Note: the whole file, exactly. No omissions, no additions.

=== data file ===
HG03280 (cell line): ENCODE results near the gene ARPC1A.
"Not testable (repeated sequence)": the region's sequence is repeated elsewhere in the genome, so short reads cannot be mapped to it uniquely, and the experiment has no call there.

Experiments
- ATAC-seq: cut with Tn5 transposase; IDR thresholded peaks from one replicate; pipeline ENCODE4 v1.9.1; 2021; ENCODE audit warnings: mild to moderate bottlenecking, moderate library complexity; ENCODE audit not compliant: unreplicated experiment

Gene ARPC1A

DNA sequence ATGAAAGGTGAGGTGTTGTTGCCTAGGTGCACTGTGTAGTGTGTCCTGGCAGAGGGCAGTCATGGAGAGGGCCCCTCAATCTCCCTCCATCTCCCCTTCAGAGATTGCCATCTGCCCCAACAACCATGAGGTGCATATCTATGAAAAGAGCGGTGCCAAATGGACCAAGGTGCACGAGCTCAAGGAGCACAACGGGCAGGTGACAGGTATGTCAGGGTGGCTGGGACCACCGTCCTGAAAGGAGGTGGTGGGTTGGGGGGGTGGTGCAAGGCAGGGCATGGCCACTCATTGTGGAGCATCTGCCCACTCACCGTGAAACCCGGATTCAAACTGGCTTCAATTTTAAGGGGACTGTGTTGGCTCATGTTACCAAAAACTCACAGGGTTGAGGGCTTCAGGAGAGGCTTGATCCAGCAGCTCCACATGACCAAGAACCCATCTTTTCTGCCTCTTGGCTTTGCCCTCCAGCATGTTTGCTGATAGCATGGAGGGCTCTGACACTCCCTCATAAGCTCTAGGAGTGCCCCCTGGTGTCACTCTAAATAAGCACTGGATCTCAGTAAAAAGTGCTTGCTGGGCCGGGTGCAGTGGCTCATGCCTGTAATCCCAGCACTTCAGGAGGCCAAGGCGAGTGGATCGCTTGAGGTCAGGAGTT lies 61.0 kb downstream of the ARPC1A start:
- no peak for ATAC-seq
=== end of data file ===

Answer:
HG03280 (cell line): ENCODE results near the gene ARPC1A.
"Not testable (repeated sequence)": the region's sequence is repeated elsewhere in the genome, so short reads cannot be mapped to it uniquely, and the experiment has no call there.

Experiments
- ATAC-seq: cut with Tn5 transposase; IDR thresholded peaks from one replicate; pipeline ENCODE4 v1.9.1; 2021; ENCODE audit warnings: mild to moderate bottlenecking, moderate library complexity; ENCODE audit not compliant: unreplicated experiment

Gene ARPC1A

DNA sequence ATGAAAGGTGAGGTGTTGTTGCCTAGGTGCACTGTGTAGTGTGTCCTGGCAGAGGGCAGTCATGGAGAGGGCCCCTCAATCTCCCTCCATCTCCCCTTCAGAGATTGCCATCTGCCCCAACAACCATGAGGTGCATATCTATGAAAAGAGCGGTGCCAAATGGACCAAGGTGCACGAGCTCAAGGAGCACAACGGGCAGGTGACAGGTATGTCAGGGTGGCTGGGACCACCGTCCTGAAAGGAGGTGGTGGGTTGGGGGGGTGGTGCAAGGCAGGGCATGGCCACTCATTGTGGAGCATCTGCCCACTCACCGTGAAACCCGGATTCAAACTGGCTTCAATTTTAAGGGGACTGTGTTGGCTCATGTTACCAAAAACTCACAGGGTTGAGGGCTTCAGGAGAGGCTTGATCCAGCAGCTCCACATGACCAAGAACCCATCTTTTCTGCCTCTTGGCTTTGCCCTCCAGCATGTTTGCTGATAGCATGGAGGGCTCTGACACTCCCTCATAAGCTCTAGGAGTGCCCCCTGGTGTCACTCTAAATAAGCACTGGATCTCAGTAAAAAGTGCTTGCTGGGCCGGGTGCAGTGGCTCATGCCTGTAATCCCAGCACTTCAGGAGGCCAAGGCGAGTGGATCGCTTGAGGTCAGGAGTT lies 61.0 kb downstream of the ARPC1A start:
- no peak for ATAC-seq